Wednesday, November 05, 2008

November is COPD Awareness Month: Can Air Purifiers Help People with COPD?

I read an article on the web this morning that said people with COPD should be careful when buying an air purifier, and the truth is, I tend to agree with this statement.

The article stated that COPD is a “serious life threatening health problem that can be aggravated with the use of inferior poor performance air filters.”

First, what is COPD?
According to Wikipedia, Chronic Obstructive Pulmonary Disease (COPD) is a disease of the lungs in which the airways become narrowed. This leads to a limitation of the flow of air to and from the lungs causing shortness of breath. In contrast to asthma, the limitation of airflow is poorly reversible and usually gradually gets worse over time.

So can an air purifier help a person with COPD?
An October 2008 report by the Department of Environmental Health at the Harvard School of Public Health reports that people with COPD “have substantial mortality risks associated with exposure to particles.” According to the study, particles may impair ventilation in COPD patients by causing airway narrowing and increasing the work of breathing.

So while air purifiers are certainly not a cure for COPD, they can provide cleaner air, which according to the Harvard study, is paramount to people with COPD.

A good HEPA filter can remove 99.97% of airborne particles as small as 0.3 microns from indoor air. It’s pretty safe to say that most air purifiers come (or should come) equipped with a HEPA filter— and since there is no such thing as a “better” HEPA filter, then it would be difficult to separate a superior air filter, from a poor performance air filter based simply on its HEPA filter.

While HEPA filters are indeed designed to remove particles, and since any good purifier comes equipped with this filtration method, what then makes one air purifier superior to another?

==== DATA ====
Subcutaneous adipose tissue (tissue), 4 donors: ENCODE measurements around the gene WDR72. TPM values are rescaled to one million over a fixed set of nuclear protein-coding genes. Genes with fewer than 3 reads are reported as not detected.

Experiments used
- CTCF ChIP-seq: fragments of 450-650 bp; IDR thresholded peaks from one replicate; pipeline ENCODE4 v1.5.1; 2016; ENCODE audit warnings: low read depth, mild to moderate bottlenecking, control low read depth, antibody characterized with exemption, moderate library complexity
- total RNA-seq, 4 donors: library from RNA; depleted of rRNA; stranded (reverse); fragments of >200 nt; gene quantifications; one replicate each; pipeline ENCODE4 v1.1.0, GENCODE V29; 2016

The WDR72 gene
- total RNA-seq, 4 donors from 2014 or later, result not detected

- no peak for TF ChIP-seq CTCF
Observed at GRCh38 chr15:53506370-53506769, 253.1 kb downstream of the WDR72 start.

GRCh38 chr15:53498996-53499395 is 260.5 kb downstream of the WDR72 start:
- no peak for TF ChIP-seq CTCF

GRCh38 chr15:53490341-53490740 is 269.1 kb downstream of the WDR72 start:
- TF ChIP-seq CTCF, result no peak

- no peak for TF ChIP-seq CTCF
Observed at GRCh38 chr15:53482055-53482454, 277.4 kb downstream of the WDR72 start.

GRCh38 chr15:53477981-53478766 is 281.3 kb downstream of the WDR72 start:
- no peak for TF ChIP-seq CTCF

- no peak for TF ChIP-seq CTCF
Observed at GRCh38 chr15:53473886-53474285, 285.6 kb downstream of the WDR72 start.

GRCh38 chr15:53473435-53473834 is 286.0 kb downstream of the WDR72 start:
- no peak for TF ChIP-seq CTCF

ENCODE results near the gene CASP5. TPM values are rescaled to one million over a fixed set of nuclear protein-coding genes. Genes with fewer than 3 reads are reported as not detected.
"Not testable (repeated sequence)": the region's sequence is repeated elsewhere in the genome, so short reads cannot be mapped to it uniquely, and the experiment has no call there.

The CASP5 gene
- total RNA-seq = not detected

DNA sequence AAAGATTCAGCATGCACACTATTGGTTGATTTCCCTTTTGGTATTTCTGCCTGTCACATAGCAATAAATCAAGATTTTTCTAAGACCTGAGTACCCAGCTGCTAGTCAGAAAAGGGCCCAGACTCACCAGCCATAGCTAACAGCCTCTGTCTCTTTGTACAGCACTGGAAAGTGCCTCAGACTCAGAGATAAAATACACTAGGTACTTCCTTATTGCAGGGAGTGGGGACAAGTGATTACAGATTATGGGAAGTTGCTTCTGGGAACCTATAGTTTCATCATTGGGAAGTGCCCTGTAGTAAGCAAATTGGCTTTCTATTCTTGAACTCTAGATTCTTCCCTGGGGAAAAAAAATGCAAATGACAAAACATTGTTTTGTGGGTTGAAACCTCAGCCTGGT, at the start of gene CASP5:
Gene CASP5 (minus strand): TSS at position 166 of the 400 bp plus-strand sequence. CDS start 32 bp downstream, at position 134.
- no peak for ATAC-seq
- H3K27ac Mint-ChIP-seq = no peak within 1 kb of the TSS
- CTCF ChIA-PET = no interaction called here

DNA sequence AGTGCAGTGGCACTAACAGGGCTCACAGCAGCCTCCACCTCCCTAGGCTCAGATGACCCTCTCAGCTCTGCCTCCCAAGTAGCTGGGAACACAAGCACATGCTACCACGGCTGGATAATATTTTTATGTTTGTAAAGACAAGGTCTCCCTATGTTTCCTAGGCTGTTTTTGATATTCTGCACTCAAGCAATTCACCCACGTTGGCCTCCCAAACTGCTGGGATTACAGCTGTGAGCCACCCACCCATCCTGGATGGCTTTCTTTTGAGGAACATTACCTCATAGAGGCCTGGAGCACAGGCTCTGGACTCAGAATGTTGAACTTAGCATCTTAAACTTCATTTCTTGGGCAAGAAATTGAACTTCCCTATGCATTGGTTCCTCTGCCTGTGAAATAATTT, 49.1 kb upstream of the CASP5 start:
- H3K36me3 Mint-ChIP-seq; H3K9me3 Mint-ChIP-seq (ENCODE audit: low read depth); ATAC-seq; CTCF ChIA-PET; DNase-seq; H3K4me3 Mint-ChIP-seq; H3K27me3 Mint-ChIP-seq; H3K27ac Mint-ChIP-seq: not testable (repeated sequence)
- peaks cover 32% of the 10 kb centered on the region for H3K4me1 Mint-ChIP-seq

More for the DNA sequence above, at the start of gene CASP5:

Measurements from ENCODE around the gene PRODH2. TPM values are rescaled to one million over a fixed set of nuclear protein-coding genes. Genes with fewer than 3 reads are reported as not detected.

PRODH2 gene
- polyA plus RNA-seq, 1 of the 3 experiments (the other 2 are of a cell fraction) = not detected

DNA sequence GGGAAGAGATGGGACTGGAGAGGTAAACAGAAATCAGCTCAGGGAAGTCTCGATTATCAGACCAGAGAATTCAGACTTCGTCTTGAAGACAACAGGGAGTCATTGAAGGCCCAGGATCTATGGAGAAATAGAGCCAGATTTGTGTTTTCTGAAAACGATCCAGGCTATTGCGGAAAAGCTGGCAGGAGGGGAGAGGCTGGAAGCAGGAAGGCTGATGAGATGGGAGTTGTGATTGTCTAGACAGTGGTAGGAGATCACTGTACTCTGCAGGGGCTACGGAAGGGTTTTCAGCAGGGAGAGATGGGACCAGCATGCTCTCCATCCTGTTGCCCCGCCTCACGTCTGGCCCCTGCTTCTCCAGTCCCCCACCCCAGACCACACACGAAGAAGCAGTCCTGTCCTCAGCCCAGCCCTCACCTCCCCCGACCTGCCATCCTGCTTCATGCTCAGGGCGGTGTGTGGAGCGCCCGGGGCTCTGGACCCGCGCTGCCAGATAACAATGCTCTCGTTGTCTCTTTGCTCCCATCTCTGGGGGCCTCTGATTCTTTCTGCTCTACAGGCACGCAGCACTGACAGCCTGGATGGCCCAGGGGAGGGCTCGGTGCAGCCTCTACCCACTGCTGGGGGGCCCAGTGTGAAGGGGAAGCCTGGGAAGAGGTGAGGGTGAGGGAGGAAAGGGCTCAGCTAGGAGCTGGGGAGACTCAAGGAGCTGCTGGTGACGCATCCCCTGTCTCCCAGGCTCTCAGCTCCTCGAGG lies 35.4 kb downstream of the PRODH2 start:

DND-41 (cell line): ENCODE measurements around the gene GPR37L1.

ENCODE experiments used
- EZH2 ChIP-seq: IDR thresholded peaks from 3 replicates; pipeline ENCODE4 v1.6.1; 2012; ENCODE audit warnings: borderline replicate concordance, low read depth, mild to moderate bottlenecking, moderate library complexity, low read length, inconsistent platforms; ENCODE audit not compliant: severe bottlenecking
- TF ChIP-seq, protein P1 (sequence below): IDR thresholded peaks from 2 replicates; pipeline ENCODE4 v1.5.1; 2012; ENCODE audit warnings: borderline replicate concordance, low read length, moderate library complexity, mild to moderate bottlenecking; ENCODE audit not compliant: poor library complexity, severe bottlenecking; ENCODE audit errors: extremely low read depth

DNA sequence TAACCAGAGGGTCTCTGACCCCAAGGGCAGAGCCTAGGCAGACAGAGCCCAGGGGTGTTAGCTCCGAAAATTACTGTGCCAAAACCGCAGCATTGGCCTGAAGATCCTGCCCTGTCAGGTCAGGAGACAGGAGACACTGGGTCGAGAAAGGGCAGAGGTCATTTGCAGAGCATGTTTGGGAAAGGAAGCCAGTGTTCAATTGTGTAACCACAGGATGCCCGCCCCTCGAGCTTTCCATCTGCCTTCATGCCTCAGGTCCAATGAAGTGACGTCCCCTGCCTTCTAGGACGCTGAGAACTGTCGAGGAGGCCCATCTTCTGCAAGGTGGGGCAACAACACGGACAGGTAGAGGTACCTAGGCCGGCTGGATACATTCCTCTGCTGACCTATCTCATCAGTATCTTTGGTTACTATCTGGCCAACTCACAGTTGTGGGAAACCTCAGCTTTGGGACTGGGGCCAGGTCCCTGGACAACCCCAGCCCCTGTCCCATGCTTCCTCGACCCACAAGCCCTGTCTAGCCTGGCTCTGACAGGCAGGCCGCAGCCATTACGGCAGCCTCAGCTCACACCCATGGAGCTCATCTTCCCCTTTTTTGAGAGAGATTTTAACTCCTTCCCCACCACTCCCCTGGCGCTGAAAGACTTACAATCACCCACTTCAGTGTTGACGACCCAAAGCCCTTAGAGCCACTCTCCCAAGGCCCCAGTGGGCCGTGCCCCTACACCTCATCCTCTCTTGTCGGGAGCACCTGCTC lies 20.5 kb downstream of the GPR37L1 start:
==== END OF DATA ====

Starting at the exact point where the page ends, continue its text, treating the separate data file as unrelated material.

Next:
Not Just Particles—- Chemicals are also Dangerous for People with COPD
Inhaling chemicals such as gas, sulfur dioxide, nitrogen dioxide, or dry particulate chemicals, such as microscopic particles is dangerous for everyone, but can be especially dangerous for people with COPD. In fact the number one cause for COPD is smoking… and one of the main chemicals in smoke is formaldehyde.

But formaldehyde is also emitted from other everyday things, other than cigarettes, like stain-resistant furniture, flame retardant clothing, wood products such as particleboard, fiberboard, and plywood, and even carpeting, upholstery and baby furniture. In fact, formaldehyde is found in many seemingly harmless things, despite it being considered a human carcinogen. A branch of the California Environmental Protection Agency goes so far as to report that there is no safe level of formaldehyde.

Carbon for Chemicals
Activated carbon is one of the most adsorbent materials known to exist. Activated carbon has been processed to create millions of tiny pores, producing a very large surface area available for adsorption of chemicals and gases. Just one gram of activated carbon has a surface area of approximately 500 m².

Carbon is key when it comes to adsorbing chemicals, just as HEPA is key to filtering particles. The difference is, not all air purifiers have carbon. And many that do, feature mere ounces of carbon, or a type of carbon spray—- both of which are equally ineffective in adsorbing chemicals.

An effective chemical-adsorbing air purifier, and an ideal choice for people with COPD, would be an air purifier that contains both a HEPA filter for particles, and pounds of activated carbon to adsorb dangerous airborne chemicals, like formaldehyde.

Can Air Purifiers Cure COPD?
Absolutely not. Air purifiers are not a cure for COPD, but rather devices that can provide cleaner indoor air, with significantly reduced levels of particles and chemicals. Cleaner air is important for everyone, but perhaps most important for people with reduced lung capacity.

Conclusion
Should people with COPD be cautious when purchasing an air purifier? The answer is yes. A HEPA filter is great for particle filtration, but will do nothing to adsorb the dangerous airborne chemicals. Carbon will adsorb chemicals, but only an air purifier with pounds of activated carbon, not ounces, will be truly effective.

About AllerAir
AllerAir manufactures a full line of combination carbon-HEPA air purifiers, and has specific units designed for people with COPD. For more information on AllerAir, please visit the www.allerair.com website, or call 1.888.852.8247 to speak to one of their Indoor Air Quality Experts.

2 comments:

  1. Shopping for the right air purifier can be confusing and frustrating. Some air purifiers on the market today actually pollute the air with harmful levels of ozone, a powerful lung irritant that can be especially dangerous to asthma sufferers.

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  2. maggie.danhakl@healthline.com6:04 AM

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